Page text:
"Caducifer [Hermes] rose soaring on his wings, and in his flight looked down upon the land [of Attika] that Minerva [Athene] loves and the Munychian fields and the Lyceum's cultivated groves. It chanced that day was Pallas' festival [the Panathenaia] and virgins carried, in the accustomed way, in baskets, flower-crowned, upon their heads the sacred vessels to her hilltop shrine. As they returned the winged god saw them there and turned aside and circled overhead, like a swift kite that sees a sacrifice and, while the priests press round the victim, waits circling afraid, yet dares not go too far, and hovers round on hungry wings; so Cyllenius [Hermes] above the citadel of Actea wheeled his sweeping course in circle after circle through the air. Even as Lucifer (the morning star) more brilliant shines than all the stars, or as golden Phoebe (the Moon) outshines Lucifer (the morning star), so Herse walked among her comrades, lovelier than them all, the fairest jewel of the festival.
Jove's son [Hermes], breath-taken by her loveliness, was kindled as he hovered, like a lead slung from a Balearic sling, that as it flies glows with its speed and finds below the clouds heat not its own. Swerving, he left the sky and flew to earth, and there took in disguise--such trust in his good looks! Yet though his trust was sound, he spared no pains; he smoothed his hair, arranged his robe to hang aright, to show the whole long golden hem, saw that his wand, the wand he wields to bring and banish sleep, shone with a polish, and his ankle-wings were lustrous and his sandals brushed and clean. The house possessed in a secluded wing three chambers, richly inlaid with ivory and tortoiseshell. The right was the abode of Pandrosos, Aglauros on the left and Herse in between.
Aglauros first marked Mercurius' [Hermes'] approach and boldly asked the god his name and business. To her question Atlantis Pleione's grandson answered : ‘I am he who bears his father's mandates through the sky. My father's Juppiter [Zeus] himself. I'll not invent a reason. Only, if you'll be so good, stand by your sister and consent to be aunt to my child. For Herse's sake I'm here; favour a lover's hope!’
She looked at him with those hard eyes that spied not long ago fair-haired Minerva's [Athena's] mystery, and asked a golden fortune for her services, and pending payment forced him from the house. The warrior goddess [Athena] turned her angry eyes upon the girl and heaved a sigh so deep that breast and aegis shuddered. She recalled it was Aglauros whose profaning hand laid bare that secret when the oath she swore was broken [for she looked into the box containing the baby Erikthonios that Athena had left in the three sister's care but forbidden them to open] and she [Aglauros] saw the infant boy [Erikhthonios], great Lemnicola's [Hephaistos'] child, the babe no mother bore; and now she would find favour with the god and with her sister too, and grow so rich with all that gold her greed had planned to gain. Straighway she [Athena] sought the filthy slimy shack were Invidia (Envy) dwelt [and summoned her to lay her curse upon the girl] . . . Tritonia [Athena] filled with loathing, forced a few curt words : ‘Inject your pestilence in one of Cecrops' daughters; that I need; Aglauros is the one.’ . . .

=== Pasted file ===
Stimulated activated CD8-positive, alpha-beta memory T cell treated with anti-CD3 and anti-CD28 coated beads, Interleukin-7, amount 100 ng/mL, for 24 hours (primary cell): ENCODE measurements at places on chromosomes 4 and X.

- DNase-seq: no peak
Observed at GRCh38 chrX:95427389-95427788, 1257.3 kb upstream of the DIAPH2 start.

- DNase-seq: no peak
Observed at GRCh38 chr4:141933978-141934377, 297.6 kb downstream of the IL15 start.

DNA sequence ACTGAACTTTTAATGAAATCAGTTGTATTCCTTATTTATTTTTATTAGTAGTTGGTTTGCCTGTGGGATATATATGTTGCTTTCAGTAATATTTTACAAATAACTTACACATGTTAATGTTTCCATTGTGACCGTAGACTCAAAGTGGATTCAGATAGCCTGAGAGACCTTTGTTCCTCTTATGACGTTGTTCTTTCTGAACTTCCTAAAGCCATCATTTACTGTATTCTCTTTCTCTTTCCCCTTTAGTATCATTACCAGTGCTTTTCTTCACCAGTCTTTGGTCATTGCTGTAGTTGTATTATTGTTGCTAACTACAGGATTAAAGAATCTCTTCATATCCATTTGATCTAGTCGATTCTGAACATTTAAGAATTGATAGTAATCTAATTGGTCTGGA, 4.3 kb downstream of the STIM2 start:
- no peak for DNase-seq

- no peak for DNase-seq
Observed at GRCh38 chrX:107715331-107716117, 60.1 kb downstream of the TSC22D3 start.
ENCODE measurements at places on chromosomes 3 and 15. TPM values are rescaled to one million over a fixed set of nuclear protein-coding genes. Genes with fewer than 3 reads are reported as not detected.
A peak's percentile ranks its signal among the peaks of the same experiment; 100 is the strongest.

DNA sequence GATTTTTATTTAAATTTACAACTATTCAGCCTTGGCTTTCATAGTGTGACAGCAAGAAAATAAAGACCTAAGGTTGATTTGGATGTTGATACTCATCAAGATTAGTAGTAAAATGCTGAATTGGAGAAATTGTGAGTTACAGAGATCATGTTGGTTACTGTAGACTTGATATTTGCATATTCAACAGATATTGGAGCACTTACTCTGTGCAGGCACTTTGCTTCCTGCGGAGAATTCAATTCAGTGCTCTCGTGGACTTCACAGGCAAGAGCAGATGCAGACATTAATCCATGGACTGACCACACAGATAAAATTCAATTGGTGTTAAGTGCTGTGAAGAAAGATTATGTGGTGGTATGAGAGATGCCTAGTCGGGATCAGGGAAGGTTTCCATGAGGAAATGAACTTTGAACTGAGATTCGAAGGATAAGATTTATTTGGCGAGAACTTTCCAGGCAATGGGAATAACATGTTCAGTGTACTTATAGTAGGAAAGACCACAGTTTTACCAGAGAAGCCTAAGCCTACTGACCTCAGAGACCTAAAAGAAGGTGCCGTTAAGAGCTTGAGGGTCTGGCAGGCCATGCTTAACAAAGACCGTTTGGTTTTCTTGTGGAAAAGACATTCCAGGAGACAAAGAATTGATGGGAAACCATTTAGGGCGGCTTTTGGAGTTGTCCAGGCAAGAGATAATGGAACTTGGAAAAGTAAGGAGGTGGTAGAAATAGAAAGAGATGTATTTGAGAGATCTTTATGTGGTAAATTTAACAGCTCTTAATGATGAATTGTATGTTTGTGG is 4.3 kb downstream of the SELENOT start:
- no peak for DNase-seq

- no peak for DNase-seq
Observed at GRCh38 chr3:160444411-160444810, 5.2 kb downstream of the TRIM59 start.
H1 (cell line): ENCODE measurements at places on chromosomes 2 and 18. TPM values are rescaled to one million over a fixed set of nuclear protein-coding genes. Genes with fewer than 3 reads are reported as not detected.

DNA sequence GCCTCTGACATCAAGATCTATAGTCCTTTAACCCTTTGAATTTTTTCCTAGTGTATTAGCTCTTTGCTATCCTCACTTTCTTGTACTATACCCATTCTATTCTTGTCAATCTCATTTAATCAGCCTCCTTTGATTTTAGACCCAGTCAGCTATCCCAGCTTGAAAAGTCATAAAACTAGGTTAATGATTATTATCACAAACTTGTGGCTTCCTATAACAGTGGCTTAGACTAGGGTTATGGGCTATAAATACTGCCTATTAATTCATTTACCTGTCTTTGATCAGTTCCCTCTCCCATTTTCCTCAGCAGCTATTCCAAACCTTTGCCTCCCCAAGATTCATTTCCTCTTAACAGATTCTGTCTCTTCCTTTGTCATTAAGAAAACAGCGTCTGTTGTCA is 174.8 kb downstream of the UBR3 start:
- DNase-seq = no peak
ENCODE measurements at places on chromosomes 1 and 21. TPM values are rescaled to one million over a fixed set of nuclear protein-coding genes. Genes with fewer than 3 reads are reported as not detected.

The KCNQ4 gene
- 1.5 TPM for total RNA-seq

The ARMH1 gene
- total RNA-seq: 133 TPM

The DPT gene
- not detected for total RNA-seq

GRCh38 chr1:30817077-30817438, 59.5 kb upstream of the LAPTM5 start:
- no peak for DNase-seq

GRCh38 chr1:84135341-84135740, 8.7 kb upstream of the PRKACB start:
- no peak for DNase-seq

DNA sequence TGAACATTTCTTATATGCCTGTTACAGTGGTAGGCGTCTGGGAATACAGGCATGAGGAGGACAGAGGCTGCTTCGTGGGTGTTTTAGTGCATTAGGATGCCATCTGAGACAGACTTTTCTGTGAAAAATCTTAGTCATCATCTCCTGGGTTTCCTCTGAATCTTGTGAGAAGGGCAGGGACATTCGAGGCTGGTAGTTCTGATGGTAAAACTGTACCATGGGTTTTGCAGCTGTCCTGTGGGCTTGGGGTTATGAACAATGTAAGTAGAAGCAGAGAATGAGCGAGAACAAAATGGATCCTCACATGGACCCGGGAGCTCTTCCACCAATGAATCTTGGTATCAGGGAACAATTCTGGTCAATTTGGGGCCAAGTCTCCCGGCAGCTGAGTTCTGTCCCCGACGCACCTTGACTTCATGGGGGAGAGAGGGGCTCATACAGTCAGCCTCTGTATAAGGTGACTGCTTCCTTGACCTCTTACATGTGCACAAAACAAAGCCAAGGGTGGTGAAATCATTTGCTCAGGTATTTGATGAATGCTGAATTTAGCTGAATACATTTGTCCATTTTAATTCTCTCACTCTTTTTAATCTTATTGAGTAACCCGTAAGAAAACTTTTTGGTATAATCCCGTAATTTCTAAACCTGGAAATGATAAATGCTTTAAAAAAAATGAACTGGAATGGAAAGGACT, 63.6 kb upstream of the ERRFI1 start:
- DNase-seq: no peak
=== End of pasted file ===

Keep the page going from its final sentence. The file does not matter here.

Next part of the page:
Into the room of Cecrops' child she [Invidia] went and did as she was bid. On the girl's breast she laid her withering hand and filled her heart with thorny briars and breathing a baleful blight deep down into her bones and spread a stream of poison, black as pitch, inside her lungs. And lest the choice of woe should stray too wide, she set before her eyes her sister's [Herse's] face, her fortune-favoured marriage and the god so glorious; and painted everything larger than life. Such thoughts were agony: Aglauros pined in private grief, distraught all night, all day, in utter misery, wasting away in slow decline, like ice marred by a fitful sun. The happiness of lucky Herse smouldered in her heart like green thorns on a fire that never flame nor give good heat but wanly burn away. Often she'd rather die than see such sights; often she meant, as if some crime, to tell the tale to her strict father.
In the end she sat herself outside her sister's door to bar Cyllenius' [Hermes'] access. With honeyed words he pressed his prayers and pleas. ‘Enough,’ said she, ‘I'll never move till you are forced away!’ ‘A bargain!’ cried the god and with his wand, his magic wand, opened the door. But she found, as she tried to rise, a numbing weight stiffened her muscles; as she strained to stand upright, her knees were stuck; an icy chill seeped through her limbs, the blood paled in her veins. And as an evil growth beyond all cure creeps far and wide and wounds what once was well, so by degrees the winter of dark death entered her heart and choked her breath and stopped the lanes of life. She did not try to speak, nor, had she tried, was way still left for words. Her throat, mouth, lips were hardened into stone; and there, a lifeless statue she remained, nor was it white, but with her dark thoughts stained. Such was punishment that Atlantiades [Hermes] death Aglauros for her wicked words and will. Then, leaving Athens, Pallas' fabled land, he made his way to heaven on beating wings."